Unrepentant. Defiant. Adamant. Three words that were the epitome of EFF leader Julius Malema's demeanour yesterday .
The EFF head honcho was in Newcastle, in the hinterland of KwaZulu-Natal, taking aim at the country's laws, "racist" Indians and, at one point, IFP leader Mangosuthu Buthelezi.
As he stood on a stage outside the Newcastle Magistrate's Court, the defiant Malema doubled down on recent controversies as he addressed a crowd of about 150 people.
He had earlier been in the dock facing charges of contravening the Riotous Assemblies Act over comments that his supporters should invade land - comments that have also landed him in hot water in Bloemfontein, where he is facing similar charges in court.
Malema told the court he was challenging the legislation, taking the matter up in a high court review. The court heard that Malema's legal team had submitted their heads of argument to challenge the act on a constitutional basis, with the matter to be argued in a special motion court on September 20.
Newcastle magistrate Theunis Colditz adjourned the matter to February 25 to allow Malema's high court action to play out.
Malema used the spectre of his court appearance to reaffirm his controversial comments on land occupation and race. He may have been stoic in the dock, but the recalcitrant leftist came out firing when he addressed his crimson-clad supporters.
"I was here two years ago when I made remarks that we must occupy our land because it's the right thing to do. It's the second anniversary of that speech that landed me in trouble," he said.
"When I said occupy a beautiful piece of land if you see it, I was repeating what is in the Freedom Charter. This act [Riotous Assemblies Act] was used by apartheid. We must know that nothing has changed and things remain the way they are," he added.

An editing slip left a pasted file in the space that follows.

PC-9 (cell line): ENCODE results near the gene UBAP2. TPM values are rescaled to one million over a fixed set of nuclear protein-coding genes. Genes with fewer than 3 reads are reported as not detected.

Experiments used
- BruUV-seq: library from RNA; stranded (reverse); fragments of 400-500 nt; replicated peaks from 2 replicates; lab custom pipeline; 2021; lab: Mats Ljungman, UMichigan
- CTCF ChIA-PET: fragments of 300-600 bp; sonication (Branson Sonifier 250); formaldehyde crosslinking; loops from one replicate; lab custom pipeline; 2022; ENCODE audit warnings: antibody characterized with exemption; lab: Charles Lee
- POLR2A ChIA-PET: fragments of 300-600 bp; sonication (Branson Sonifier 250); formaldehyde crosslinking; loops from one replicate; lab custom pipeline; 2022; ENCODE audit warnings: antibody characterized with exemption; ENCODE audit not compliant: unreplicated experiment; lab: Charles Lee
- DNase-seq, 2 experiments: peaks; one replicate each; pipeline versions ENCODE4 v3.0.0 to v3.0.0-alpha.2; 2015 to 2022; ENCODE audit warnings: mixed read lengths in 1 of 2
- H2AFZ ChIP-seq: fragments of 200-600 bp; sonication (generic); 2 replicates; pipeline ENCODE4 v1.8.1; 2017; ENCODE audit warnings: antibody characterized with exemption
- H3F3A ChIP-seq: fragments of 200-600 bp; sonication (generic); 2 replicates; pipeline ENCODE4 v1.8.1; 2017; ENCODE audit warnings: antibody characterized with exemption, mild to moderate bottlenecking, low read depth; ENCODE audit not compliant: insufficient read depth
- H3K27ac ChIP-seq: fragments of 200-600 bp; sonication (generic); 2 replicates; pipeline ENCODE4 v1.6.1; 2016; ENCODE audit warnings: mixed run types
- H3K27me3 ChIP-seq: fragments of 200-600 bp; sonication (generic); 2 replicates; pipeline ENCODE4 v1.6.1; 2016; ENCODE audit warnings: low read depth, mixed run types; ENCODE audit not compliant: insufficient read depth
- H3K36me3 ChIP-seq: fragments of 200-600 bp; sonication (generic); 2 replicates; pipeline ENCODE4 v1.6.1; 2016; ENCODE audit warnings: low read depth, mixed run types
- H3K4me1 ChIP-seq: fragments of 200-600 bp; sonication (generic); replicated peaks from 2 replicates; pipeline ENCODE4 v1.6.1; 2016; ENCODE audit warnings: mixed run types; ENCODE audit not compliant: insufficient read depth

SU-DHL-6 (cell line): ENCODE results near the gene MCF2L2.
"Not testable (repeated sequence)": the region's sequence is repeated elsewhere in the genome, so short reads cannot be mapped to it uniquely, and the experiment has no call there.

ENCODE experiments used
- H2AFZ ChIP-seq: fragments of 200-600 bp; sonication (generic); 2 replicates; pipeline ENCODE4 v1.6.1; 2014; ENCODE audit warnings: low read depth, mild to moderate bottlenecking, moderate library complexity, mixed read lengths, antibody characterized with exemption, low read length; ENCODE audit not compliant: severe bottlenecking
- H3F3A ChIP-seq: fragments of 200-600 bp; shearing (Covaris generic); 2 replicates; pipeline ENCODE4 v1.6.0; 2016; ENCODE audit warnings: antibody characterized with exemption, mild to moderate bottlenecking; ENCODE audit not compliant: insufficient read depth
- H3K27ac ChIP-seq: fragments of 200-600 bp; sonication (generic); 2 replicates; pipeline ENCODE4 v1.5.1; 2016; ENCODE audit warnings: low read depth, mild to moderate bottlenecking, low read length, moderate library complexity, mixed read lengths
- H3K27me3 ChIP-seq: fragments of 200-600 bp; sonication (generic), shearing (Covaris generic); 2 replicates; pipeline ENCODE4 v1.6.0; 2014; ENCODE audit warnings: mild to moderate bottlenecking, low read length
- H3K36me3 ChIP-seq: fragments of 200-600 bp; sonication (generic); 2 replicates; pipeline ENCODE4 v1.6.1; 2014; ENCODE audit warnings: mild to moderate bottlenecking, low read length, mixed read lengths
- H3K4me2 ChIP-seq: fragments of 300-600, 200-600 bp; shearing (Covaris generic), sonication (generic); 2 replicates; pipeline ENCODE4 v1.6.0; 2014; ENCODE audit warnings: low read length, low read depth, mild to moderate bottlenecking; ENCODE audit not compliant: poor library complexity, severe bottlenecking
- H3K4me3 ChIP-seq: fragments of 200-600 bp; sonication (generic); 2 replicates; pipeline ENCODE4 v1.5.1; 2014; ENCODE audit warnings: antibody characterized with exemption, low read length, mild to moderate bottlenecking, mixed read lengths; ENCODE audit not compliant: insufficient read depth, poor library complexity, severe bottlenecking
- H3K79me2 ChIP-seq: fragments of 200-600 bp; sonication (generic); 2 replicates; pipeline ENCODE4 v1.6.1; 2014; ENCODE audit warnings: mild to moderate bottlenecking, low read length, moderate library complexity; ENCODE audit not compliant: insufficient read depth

He hailed the EFF as political forerunners who were unapologetic in challenging the status quo.
"Tomorrow [today] we are starting with consultations on the expropriation of land without compensation in parliament. It's happening because the EFF said so. Our people will turn out in their numbers and say it's the only option we have," he told the crowd.
He also used the platform to again hit out at racists in the Indian community, saying those who took offence did so because they were racist.
"Indeed, the majority of Indians are racist," he said.
"We did not say all Indians are racist. If you are Indian and you are racist you know we are talking to you, that's why you get angry."
Malema said remarks by retired Constitutional Court judge Zac Yacoob that 90% of Indians were racist revealed an entrenched hypocrisy.
"When it is said by an Indian it is allowed. That is because of racism. Julius Malema comes and says it, and people say it's not allowed.
"We must educate these illiterates who behave like they are educated. Majority means 51% or more. Judge Yacoob said 90%. Effectively he said all of them [Indians] are racist," he added.
He even hit out at Buthelezi.
"He says our statement is racist. Okay. When we said the Gupta's are a problem, Buthelezi said they were investors. He only came later to join us in saying those people are corrupt," he said.